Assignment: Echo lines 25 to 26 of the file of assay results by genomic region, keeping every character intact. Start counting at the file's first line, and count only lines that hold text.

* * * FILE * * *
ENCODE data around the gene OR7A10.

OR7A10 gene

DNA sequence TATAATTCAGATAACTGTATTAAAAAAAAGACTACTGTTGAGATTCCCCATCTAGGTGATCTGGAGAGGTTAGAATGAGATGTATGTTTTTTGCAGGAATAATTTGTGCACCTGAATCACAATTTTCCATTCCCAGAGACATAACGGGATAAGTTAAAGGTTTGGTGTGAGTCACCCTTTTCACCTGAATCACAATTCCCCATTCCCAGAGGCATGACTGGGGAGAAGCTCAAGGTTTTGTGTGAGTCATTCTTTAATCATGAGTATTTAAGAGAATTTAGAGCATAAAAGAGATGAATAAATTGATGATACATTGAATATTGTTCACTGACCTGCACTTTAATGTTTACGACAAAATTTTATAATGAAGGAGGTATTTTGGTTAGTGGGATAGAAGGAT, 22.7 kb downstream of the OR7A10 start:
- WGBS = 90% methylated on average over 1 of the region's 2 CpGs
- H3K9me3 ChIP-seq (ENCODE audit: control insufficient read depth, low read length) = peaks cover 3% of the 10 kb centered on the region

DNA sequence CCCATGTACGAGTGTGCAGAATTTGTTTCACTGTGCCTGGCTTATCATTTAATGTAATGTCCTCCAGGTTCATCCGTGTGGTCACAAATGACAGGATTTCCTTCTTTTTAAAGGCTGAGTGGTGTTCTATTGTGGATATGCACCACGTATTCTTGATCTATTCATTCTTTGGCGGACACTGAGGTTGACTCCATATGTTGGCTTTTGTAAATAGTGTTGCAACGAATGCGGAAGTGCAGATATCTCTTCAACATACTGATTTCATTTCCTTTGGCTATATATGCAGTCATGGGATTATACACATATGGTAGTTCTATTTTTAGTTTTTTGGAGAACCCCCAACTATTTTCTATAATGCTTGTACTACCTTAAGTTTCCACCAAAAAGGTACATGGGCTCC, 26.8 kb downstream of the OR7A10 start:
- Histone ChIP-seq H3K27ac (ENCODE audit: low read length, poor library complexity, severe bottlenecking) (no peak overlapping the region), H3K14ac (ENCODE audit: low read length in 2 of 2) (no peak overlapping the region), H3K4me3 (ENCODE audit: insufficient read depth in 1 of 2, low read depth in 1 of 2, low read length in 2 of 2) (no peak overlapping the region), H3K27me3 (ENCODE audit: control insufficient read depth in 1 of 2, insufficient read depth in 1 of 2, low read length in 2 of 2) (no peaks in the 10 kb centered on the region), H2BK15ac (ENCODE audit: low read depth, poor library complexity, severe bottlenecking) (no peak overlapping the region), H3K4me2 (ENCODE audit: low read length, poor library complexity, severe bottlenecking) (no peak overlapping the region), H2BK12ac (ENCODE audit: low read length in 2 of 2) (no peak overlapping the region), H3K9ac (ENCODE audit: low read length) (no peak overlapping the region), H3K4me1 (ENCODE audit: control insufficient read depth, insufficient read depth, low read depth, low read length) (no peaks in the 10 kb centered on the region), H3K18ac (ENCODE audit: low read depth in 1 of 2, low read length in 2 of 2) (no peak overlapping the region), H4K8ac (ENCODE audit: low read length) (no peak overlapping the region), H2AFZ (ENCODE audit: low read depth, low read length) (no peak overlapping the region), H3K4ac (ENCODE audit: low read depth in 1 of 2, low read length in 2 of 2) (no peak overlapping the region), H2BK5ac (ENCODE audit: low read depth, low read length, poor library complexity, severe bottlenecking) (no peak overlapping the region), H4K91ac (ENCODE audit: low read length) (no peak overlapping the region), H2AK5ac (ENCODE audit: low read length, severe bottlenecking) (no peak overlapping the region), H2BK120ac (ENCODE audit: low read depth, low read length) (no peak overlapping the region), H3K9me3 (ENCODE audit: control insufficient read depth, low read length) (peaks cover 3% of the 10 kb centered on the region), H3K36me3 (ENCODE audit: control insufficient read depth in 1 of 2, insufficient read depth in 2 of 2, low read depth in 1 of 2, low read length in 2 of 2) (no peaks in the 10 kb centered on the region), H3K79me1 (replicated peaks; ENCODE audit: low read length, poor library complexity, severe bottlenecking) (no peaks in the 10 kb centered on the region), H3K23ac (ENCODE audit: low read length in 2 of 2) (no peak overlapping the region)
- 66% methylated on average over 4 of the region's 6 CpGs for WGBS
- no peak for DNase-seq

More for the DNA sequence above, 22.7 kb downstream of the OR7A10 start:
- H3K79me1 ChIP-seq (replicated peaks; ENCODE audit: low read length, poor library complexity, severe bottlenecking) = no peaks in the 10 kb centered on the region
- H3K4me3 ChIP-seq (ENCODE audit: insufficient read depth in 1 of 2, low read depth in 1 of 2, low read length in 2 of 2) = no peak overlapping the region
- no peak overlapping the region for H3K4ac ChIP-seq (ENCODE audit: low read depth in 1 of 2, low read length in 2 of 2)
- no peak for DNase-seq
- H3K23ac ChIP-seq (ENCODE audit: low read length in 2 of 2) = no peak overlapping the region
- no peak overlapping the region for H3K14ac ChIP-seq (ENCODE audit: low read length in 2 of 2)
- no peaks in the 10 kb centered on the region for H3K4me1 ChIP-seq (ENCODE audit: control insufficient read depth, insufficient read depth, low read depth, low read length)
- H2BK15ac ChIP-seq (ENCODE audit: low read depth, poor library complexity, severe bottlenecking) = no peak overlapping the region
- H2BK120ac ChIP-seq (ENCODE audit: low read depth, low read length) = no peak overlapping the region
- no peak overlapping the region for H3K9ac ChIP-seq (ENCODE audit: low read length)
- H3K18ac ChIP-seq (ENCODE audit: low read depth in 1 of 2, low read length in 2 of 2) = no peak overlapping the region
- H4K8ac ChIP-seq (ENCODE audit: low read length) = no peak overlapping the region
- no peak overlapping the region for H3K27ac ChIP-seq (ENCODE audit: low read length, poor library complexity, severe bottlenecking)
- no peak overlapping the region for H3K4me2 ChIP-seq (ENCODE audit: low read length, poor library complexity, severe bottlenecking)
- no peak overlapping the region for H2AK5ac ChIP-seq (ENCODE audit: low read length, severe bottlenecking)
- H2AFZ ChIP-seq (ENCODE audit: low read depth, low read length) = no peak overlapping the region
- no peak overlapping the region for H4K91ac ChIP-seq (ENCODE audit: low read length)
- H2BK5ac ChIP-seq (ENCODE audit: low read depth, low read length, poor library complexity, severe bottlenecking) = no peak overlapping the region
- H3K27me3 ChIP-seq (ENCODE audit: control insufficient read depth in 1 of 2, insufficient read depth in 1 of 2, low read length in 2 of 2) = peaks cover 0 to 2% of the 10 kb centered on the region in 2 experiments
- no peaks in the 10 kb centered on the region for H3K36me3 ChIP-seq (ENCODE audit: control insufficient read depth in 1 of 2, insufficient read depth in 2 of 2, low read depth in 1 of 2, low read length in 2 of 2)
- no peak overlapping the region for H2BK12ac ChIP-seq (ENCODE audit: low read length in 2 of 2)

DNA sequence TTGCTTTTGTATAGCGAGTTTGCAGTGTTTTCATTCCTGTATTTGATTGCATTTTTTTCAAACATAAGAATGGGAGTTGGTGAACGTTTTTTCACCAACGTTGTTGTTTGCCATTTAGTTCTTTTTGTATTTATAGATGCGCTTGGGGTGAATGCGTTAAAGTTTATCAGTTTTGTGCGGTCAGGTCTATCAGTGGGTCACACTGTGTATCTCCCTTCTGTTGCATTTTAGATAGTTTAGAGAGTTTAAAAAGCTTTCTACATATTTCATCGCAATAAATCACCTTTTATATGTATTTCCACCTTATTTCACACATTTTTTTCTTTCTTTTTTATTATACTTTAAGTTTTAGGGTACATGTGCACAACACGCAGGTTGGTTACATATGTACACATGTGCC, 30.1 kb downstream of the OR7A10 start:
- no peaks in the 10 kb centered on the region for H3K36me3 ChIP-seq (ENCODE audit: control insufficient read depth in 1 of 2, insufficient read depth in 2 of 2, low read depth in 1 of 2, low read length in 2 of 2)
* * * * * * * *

- no peak overlapping the region for H2AK5ac ChIP-seq (ENCODE audit: low read length, severe bottlenecking)
- H2AFZ ChIP-seq (ENCODE audit: low read depth, low read length) = no peak overlapping the region